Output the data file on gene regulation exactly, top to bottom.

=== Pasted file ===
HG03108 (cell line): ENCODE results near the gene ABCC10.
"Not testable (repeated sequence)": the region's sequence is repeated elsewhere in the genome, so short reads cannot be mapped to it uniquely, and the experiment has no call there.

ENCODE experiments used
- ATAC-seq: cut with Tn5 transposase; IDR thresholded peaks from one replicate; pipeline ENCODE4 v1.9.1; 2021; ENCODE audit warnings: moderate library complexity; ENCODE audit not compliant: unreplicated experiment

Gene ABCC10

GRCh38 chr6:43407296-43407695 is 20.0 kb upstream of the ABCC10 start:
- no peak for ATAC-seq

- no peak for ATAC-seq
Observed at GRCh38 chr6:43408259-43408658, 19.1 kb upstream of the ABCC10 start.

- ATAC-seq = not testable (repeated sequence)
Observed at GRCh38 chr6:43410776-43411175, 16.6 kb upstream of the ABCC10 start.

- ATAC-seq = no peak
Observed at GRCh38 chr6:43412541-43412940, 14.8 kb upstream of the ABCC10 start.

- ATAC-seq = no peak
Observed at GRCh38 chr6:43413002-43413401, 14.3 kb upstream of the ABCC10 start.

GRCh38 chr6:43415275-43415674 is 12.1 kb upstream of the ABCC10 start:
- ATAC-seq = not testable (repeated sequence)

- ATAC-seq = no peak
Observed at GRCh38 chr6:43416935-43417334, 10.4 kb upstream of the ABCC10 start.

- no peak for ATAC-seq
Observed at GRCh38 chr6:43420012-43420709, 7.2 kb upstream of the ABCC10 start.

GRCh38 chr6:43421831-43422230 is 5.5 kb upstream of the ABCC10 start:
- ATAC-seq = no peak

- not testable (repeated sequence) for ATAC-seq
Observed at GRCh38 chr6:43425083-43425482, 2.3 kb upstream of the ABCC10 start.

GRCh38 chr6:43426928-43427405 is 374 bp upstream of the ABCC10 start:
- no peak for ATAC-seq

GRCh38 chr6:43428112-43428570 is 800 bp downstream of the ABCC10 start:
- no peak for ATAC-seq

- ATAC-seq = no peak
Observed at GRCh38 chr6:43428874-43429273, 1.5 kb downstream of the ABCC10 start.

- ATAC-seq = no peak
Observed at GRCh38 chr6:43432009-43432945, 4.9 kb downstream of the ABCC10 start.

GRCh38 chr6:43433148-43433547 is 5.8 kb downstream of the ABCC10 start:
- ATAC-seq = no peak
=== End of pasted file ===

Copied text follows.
HG03108 (cell line): ENCODE results near the gene ABCC10.
"Not testable (repeated sequence)": the region's sequence is repeated elsewhere in the genome, so short reads cannot be mapped to it uniquely, and the experiment has no call there.

ENCODE experiments used
- ATAC-seq: cut with Tn5 transposase; IDR thresholded peaks from one replicate; pipeline ENCODE4 v1.9.1; 2021; ENCODE audit warnings: moderate library complexity; ENCODE audit not compliant: unreplicated experiment

Gene ABCC10

GRCh38 chr6:43407296-43407695 is 20.0 kb upstream of the ABCC10 start:
- no peak for ATAC-seq

- no peak for ATAC-seq
Observed at GRCh38 chr6:43408259-43408658, 19.1 kb upstream of the ABCC10 start.

- ATAC-seq = not testable (repeated sequence)
Observed at GRCh38 chr6:43410776-43411175, 16.6 kb upstream of the ABCC10 start.

- ATAC-seq = no peak
Observed at GRCh38 chr6:43412541-43412940, 14.8 kb upstream of the ABCC10 start.

- ATAC-seq = no peak
Observed at GRCh38 chr6:43413002-43413401, 14.3 kb upstream of the ABCC10 start.

GRCh38 chr6:43415275-43415674 is 12.1 kb upstream of the ABCC10 start:
- ATAC-seq = not testable (repeated sequence)

- ATAC-seq = no peak
Observed at GRCh38 chr6:43416935-43417334, 10.4 kb upstream of the ABCC10 start.

- no peak for ATAC-seq
Observed at GRCh38 chr6:43420012-43420709, 7.2 kb upstream of the ABCC10 start.

GRCh38 chr6:43421831-43422230 is 5.5 kb upstream of the ABCC10 start:
- ATAC-seq = no peak

- not testable (repeated sequence) for ATAC-seq
Observed at GRCh38 chr6:43425083-43425482, 2.3 kb upstream of the ABCC10 start.

GRCh38 chr6:43426928-43427405 is 374 bp upstream of the ABCC10 start:
- no peak for ATAC-seq

GRCh38 chr6:43428112-43428570 is 800 bp downstream of the ABCC10 start:
- no peak for ATAC-seq

- ATAC-seq = no peak
Observed at GRCh38 chr6:43428874-43429273, 1.5 kb downstream of the ABCC10 start.

- ATAC-seq = no peak
Observed at GRCh38 chr6:43432009-43432945, 4.9 kb downstream of the ABCC10 start.

GRCh38 chr6:43433148-43433547 is 5.8 kb downstream of the ABCC10 start:
- ATAC-seq = no peak